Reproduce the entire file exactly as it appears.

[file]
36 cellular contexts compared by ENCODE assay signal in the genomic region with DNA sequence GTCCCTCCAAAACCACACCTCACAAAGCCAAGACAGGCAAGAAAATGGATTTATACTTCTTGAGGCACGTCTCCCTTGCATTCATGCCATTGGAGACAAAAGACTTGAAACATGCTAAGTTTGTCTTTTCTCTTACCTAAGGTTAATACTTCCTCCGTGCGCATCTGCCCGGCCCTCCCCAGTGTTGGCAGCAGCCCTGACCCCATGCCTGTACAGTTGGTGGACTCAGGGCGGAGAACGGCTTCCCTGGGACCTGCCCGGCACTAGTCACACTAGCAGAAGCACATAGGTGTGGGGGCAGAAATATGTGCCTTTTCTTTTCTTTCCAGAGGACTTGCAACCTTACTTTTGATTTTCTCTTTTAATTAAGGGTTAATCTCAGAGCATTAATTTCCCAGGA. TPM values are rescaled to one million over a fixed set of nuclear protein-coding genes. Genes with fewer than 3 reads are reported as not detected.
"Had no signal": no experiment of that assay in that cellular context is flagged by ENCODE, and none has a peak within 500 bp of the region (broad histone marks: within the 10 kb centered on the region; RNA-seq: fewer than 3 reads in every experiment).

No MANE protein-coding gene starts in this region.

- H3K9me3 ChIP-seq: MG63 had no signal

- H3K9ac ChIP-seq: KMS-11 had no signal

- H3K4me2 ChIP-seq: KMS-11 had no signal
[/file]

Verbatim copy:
36 cellular contexts compared by ENCODE assay signal in the genomic region with DNA sequence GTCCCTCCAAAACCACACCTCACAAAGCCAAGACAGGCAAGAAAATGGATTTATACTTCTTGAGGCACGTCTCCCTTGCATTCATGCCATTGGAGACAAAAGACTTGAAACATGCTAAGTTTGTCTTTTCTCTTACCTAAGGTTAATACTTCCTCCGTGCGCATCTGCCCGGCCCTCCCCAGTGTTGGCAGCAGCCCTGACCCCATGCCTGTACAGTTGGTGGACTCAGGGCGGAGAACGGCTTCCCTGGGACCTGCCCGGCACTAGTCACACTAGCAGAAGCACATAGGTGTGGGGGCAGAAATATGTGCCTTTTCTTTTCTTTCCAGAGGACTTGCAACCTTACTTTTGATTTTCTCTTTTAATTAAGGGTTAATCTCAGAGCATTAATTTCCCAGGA. TPM values are rescaled to one million over a fixed set of nuclear protein-coding genes. Genes with fewer than 3 reads are reported as not detected.
"Had no signal": no experiment of that assay in that cellular context is flagged by ENCODE, and none has a peak within 500 bp of the region (broad histone marks: within the 10 kb centered on the region; RNA-seq: fewer than 3 reads in every experiment).

No MANE protein-coding gene starts in this region.

- H3K9me3 ChIP-seq: MG63 had no signal

- H3K9ac ChIP-seq: KMS-11 had no signal

- H3K4me2 ChIP-seq: KMS-11 had no signal